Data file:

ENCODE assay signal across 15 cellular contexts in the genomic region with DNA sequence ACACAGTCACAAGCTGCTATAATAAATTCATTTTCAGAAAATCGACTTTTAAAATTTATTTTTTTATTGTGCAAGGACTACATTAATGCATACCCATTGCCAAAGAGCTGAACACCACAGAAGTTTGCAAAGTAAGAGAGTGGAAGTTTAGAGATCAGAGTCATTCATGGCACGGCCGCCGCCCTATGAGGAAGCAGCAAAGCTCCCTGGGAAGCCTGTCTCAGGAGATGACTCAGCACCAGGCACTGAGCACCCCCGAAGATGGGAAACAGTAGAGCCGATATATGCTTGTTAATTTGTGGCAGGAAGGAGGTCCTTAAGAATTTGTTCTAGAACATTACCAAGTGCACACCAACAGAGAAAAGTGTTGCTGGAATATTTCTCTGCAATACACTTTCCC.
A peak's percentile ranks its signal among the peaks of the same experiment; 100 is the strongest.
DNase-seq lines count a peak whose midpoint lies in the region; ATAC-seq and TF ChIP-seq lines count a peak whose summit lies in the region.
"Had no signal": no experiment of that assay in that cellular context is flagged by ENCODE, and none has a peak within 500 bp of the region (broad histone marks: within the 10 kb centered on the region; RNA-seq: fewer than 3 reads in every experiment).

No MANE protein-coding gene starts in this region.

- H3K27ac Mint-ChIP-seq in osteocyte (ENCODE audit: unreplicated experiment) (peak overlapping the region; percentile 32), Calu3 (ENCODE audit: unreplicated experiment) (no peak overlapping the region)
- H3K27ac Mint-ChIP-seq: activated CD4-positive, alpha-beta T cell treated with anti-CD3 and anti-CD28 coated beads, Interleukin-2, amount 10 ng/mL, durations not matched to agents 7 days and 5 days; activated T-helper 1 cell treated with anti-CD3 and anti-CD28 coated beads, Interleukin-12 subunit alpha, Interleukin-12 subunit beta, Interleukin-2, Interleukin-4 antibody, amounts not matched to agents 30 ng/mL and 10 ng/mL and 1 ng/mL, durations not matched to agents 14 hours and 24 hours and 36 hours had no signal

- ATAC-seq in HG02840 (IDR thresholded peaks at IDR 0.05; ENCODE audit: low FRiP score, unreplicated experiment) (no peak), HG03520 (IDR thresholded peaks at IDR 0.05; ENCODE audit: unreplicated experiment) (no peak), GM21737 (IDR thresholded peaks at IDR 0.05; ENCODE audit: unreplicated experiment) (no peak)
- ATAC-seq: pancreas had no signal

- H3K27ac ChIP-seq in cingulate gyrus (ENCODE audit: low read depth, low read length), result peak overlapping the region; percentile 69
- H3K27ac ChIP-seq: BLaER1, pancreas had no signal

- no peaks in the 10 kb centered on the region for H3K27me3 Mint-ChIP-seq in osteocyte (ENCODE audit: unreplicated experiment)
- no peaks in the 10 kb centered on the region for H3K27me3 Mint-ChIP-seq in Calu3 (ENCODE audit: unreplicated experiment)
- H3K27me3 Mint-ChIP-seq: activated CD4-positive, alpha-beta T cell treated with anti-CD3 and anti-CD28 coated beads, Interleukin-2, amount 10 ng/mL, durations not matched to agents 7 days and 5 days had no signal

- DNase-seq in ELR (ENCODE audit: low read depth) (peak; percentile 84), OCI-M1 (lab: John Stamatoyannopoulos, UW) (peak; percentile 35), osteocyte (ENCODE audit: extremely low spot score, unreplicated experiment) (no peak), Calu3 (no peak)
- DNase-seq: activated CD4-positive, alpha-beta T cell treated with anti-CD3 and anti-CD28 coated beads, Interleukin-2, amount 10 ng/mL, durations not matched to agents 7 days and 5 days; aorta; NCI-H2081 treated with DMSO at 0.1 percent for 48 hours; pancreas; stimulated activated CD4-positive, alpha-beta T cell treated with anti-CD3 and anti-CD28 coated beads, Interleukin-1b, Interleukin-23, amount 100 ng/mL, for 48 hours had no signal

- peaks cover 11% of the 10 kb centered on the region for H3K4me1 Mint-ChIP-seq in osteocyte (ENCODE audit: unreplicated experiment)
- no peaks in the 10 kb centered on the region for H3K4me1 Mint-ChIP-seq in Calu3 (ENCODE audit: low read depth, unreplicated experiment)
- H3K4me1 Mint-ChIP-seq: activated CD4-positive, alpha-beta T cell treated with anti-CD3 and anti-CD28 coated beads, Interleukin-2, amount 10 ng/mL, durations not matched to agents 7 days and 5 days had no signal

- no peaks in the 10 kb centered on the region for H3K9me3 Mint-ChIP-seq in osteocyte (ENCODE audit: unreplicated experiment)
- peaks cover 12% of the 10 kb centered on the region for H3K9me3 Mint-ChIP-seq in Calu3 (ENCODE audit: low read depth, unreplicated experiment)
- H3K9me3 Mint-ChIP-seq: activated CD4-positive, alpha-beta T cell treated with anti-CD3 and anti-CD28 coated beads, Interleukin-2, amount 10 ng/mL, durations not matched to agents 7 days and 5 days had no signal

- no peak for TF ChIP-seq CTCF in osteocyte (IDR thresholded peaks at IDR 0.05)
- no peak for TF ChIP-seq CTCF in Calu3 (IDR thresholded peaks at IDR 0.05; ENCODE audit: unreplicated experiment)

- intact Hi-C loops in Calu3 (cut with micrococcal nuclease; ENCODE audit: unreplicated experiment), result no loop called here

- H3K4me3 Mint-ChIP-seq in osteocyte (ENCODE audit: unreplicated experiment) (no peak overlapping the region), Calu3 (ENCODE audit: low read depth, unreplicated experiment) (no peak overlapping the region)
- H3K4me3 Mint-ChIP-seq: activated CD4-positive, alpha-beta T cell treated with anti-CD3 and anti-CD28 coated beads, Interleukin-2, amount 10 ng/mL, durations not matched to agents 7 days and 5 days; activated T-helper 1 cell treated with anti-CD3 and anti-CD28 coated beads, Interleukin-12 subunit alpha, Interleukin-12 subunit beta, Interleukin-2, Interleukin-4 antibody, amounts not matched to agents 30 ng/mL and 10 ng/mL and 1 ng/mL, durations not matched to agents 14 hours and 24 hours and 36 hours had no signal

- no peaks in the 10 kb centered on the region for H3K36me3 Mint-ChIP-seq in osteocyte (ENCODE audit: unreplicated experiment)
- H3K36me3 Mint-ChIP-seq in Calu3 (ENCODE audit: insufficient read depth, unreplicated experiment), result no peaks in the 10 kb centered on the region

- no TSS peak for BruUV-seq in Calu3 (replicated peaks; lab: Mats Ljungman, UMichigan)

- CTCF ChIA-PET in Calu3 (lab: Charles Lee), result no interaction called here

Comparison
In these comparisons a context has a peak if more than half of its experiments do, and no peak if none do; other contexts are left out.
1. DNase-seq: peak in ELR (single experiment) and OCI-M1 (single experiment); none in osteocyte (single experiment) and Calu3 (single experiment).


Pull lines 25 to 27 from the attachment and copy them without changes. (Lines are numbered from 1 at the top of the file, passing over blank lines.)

- intact Hi-C loops in Calu3 (cut with micrococcal nuclease; ENCODE audit: unreplicated experiment), result no loop called here

- H3K4me3 Mint-ChIP-seq in osteocyte (ENCODE audit: unreplicated experiment) (no peak overlapping the region), Calu3 (ENCODE audit: low read depth, unreplicated experiment) (no peak overlapping the region)
- H3K4me3 Mint-ChIP-seq: activated CD4-positive, alpha-beta T cell treated with anti-CD3 and anti-CD28 coated beads, Interleukin-2, amount 10 ng/mL, durations not matched to agents 7 days and 5 days; activated T-helper 1 cell treated with anti-CD3 and anti-CD28 coated beads, Interleukin-12 subunit alpha, Interleukin-12 subunit beta, Interleukin-2, Interleukin-4 antibody, amounts not matched to agents 30 ng/mL and 10 ng/mL and 1 ng/mL, durations not matched to agents 14 hours and 24 hours and 36 hours had no signal